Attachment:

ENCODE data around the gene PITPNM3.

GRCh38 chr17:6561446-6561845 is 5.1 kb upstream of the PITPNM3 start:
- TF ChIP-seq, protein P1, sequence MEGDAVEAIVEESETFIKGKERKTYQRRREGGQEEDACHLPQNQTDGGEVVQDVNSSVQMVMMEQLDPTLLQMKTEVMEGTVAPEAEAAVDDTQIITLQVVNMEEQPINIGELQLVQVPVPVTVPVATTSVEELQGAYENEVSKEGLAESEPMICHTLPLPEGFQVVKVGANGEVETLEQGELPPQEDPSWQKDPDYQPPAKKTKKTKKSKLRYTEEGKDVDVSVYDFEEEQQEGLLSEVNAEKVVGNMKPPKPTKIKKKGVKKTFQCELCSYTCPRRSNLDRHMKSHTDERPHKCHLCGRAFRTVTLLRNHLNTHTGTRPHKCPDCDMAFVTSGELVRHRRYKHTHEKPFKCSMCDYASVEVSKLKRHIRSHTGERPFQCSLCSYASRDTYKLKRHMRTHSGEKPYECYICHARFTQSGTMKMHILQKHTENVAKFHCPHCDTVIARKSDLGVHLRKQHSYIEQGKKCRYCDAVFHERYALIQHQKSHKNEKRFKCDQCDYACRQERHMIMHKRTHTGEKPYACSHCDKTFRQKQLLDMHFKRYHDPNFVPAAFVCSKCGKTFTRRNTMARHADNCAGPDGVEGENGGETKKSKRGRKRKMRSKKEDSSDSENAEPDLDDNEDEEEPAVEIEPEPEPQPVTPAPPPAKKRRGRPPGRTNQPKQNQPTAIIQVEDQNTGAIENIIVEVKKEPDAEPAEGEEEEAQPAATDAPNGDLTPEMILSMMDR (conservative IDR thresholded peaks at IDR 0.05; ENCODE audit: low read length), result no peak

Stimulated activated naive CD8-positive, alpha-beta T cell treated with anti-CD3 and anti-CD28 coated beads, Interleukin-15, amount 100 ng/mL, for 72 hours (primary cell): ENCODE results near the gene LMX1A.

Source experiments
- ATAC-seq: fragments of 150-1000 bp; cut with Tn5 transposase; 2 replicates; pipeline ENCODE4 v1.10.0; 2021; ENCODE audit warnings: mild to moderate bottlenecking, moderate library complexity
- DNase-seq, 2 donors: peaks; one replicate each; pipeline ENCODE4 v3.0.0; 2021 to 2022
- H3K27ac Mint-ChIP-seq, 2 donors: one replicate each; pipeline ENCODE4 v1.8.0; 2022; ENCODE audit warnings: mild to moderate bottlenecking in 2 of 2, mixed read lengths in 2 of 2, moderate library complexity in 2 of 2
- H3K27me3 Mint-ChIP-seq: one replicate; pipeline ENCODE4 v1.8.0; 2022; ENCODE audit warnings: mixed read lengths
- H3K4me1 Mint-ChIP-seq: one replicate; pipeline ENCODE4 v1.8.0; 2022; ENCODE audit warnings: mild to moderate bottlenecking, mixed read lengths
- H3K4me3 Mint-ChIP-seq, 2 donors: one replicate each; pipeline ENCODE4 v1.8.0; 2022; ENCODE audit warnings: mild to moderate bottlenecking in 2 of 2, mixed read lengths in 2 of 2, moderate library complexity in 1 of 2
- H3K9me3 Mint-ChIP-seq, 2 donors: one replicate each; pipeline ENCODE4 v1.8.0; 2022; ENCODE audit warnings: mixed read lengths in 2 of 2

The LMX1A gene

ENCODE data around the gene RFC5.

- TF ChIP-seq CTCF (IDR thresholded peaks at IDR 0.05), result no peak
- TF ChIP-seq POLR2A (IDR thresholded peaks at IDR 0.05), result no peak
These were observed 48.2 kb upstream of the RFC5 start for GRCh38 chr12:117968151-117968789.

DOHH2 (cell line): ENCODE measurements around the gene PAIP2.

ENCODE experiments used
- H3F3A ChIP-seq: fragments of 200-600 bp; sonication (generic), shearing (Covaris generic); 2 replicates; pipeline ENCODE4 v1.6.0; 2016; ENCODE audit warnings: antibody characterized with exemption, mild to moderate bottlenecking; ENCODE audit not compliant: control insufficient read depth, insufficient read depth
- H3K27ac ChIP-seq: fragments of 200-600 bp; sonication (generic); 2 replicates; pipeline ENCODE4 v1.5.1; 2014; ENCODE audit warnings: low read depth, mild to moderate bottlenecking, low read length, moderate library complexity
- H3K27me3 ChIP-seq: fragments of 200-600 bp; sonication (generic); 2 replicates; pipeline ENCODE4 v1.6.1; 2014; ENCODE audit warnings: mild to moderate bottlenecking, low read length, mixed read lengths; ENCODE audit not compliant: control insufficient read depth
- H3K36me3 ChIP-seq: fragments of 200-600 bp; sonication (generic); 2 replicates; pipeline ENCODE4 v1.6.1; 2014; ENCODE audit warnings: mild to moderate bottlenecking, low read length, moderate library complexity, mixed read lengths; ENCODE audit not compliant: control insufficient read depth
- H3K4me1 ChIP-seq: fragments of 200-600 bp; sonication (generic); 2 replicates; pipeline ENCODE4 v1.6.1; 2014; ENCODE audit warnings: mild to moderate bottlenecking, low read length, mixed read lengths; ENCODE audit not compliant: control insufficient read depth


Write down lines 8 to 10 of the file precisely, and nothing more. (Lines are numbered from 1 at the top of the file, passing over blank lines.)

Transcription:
- H3K27ac Mint-ChIP-seq, 2 donors: one replicate each; pipeline ENCODE4 v1.8.0; 2022; ENCODE audit warnings: mild to moderate bottlenecking in 2 of 2, mixed read lengths in 2 of 2, moderate library complexity in 2 of 2
- H3K27me3 Mint-ChIP-seq: one replicate; pipeline ENCODE4 v1.8.0; 2022; ENCODE audit warnings: mixed read lengths
- H3K4me1 Mint-ChIP-seq: one replicate; pipeline ENCODE4 v1.8.0; 2022; ENCODE audit warnings: mild to moderate bottlenecking, mixed read lengths